-Image. It's likely that how you look in a photograph is the only way you have ever looked in your life. No other picture will show you in the precise - and I mean exact - expression and manner as the first. No two pictures are exactly the same, no matter how many selfies you take of yourself; a human face is capable of thousands of expressions that are almost always changing in the moment, so your picture is only capable of showing you in one tiny sliver of light. Often, it never comes close to doing your actual image justice. How can you derive a personality out of a static image of someone? I don't take very nice portraits. I look pissed off or angry or sad. I'm not any of those things. I never was. I look crazy if I smile too much, so getting it right means trying to smile very gently and naturally, which just makes my face look posed and unnatural. So I never really look myself, because that's my at-rest face in that one-set expression. It doesn't stay that way of course - like any other face, it changes. Unfortunately, free dating sites almost entirely rely firstly on pictures of subjects, using an image to create the first impression or attraction, which makes the process highly superficial because the image is all you get at first. The image being of a person who doesn't really look like he/she does in that image, and never will again. This superficiality goes both ways: I click 'no' or swipe left if I don't find a face attractive, or if it's attractive but not quite there. Or if the girl's name is too similar to mine ("Justine"), or if her picture is a huge group of people so I can't tell who is who. I'm highly judgmental. Too many girls post pictures of themselves trying to take their picture with a cell phone in a mirror; the result is a picture of them looking at their cell phone. The personality I get from that is a narcissistic one, yet that's probably not that true. I bet that if I were to walk into a room full of these girls, a lot of them would look twice as attractive as they did because their faces are actually moving, changing expression, and with that movement comes personality and character and body language/temperament. From static, black and white to a colorful movement of expression. I can hear their voices, their demeanor, their mannerisms, everything.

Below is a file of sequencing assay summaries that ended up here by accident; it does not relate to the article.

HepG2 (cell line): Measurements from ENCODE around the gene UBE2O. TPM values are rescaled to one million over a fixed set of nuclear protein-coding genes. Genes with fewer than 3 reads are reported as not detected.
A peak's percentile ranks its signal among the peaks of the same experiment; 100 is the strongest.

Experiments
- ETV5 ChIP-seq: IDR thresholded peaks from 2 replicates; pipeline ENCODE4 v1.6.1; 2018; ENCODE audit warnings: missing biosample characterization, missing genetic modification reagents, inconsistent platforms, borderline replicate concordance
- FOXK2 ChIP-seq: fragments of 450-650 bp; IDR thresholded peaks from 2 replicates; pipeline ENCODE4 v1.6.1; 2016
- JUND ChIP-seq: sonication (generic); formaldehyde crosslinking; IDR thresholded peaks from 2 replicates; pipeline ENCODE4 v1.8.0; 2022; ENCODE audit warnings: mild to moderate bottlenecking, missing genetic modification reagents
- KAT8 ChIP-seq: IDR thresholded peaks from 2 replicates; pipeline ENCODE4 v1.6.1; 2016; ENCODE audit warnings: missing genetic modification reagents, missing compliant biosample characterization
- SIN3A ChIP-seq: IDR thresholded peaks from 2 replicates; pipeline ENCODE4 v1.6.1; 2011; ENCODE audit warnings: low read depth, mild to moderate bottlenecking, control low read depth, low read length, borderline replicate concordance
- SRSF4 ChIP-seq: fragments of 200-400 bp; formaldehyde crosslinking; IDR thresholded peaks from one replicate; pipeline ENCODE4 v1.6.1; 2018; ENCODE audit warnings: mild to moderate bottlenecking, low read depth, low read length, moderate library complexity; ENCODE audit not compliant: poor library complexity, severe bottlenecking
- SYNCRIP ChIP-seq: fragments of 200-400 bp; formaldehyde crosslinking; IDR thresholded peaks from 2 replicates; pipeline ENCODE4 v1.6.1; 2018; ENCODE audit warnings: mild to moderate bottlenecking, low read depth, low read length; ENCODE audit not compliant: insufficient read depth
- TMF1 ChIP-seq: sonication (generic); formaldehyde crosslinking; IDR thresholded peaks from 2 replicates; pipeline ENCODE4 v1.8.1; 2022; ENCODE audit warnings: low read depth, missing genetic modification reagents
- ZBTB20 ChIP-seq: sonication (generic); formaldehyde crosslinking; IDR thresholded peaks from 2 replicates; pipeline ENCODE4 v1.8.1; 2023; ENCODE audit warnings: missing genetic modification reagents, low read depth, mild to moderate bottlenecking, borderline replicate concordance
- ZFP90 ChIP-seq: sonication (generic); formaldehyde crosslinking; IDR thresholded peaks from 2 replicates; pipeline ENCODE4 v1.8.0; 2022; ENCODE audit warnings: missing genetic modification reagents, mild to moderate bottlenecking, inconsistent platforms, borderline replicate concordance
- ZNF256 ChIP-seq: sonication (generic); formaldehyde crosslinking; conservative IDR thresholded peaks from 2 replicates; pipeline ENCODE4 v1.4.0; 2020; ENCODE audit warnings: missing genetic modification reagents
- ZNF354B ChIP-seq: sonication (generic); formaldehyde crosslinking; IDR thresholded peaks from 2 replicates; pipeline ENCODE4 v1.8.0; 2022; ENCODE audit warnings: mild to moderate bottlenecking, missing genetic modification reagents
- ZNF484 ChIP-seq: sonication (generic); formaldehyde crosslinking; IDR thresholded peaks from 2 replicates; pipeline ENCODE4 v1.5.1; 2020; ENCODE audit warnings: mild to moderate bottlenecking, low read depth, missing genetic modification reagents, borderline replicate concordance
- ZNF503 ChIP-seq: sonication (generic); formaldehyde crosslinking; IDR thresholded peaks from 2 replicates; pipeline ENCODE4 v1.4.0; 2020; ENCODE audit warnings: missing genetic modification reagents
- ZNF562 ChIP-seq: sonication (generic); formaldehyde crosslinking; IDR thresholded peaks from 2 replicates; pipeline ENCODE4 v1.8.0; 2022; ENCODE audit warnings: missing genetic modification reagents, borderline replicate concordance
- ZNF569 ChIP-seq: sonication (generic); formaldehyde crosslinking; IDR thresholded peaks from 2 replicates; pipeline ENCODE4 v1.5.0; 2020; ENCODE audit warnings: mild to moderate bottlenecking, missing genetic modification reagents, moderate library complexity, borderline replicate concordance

The one positive thing is that if you've been successful at piquing someone's interest, if they've decided your picture is cute or attractive or shows the right character (even though said shown character is a minuscule sliver of the actual thing) and if they found your compliments or choice of expression somehow creative or different enough to be interesting, you have the opportunity to establish a dialogue that proves your demeanor and voice in an easy, safe environment. There's no butterflies or awkwardness, no potential for verbal or physical mistakes like there may be on a first-time date. There isn't nearly as much pressure. You can talk about yourself and ask questions after thinking them through via your keyboard and a web page rather than stuttering through spoken language in front of him/her. If that works out, you can move to texting and other modes of communication, and ultimately to actual face-to-face dating. It gives you the opportunity to lay yourself out as best as you can without the pressure of social constructs and settings that come with first dates.
Unfortunately, you have to work around the superficiality of the static image and in having a first-time message be witty and interesting without overstepping yourself and/or giving rise to suspicion first, and that is very, very tricky. You like someone you see online, you want them to like you, so you'll be genuine - it's just so difficult getting past the judgments cast upon you from their perspective. No "what's up?" They get that every day. No "I think you're very cute and I like your ass." That's too far between complete strangers. "I, uh, think you're pretty, and I like dancing as well, and, yeah, I read your profile and liked what it said, I can be an animal lover too, eh?" No, that probably comes off as creepy or weird. In the end, it gives wonder to whether the two disadvantages I talked about above are worth the third advantage. Maybe it's better just to be out in the world and be social with people? Go out and try new things and meet people that way? After all, the more you do that, the more fulfilling life is, and the better you probably are at just talking to people and being openly friendly and confident, nullifying that one advantage of the online world thanks to all that practice. Girls can judge you by your live personality and demeanor no static image can fully display, and the confidence and interest actually shows. No need to write an awkward first message - they've already seen what you're like via body language that that's enough.
That's my real (and final) conclusion on online dating.